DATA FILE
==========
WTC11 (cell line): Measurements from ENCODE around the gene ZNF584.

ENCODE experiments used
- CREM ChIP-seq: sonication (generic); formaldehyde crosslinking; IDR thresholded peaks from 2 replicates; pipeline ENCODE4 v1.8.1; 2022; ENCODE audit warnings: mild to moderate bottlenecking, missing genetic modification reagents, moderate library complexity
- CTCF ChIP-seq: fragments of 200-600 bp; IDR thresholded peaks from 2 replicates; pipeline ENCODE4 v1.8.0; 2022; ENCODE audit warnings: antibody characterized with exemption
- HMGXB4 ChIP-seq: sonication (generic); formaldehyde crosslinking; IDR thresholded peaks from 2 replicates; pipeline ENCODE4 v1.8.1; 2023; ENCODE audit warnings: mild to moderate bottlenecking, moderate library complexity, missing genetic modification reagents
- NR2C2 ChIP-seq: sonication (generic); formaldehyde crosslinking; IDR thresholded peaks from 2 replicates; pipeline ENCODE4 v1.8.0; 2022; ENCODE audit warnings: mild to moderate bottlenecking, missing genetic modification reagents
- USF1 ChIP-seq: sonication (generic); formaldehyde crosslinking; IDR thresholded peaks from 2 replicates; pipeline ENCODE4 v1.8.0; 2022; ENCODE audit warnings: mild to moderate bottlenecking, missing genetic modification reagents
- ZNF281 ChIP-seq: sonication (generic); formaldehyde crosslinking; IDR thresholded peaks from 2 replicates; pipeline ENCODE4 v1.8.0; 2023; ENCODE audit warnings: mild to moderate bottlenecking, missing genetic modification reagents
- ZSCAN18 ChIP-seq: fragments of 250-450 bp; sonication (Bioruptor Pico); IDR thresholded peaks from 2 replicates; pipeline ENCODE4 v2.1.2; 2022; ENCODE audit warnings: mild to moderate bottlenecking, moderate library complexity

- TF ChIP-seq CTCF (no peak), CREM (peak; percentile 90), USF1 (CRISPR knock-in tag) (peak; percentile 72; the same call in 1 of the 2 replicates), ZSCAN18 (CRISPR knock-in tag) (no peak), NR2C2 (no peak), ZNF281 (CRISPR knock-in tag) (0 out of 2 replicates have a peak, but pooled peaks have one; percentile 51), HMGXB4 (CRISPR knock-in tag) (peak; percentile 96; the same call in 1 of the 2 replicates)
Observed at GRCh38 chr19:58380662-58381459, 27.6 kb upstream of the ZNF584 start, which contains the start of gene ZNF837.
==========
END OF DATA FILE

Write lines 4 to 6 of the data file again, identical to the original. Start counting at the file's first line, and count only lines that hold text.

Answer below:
- CTCF ChIP-seq: fragments of 200-600 bp; IDR thresholded peaks from 2 replicates; pipeline ENCODE4 v1.8.0; 2022; ENCODE audit warnings: antibody characterized with exemption
- HMGXB4 ChIP-seq: sonication (generic); formaldehyde crosslinking; IDR thresholded peaks from 2 replicates; pipeline ENCODE4 v1.8.1; 2023; ENCODE audit warnings: mild to moderate bottlenecking, moderate library complexity, missing genetic modification reagents
- NR2C2 ChIP-seq: sonication (generic); formaldehyde crosslinking; IDR thresholded peaks from 2 replicates; pipeline ENCODE4 v1.8.0; 2022; ENCODE audit warnings: mild to moderate bottlenecking, missing genetic modification reagents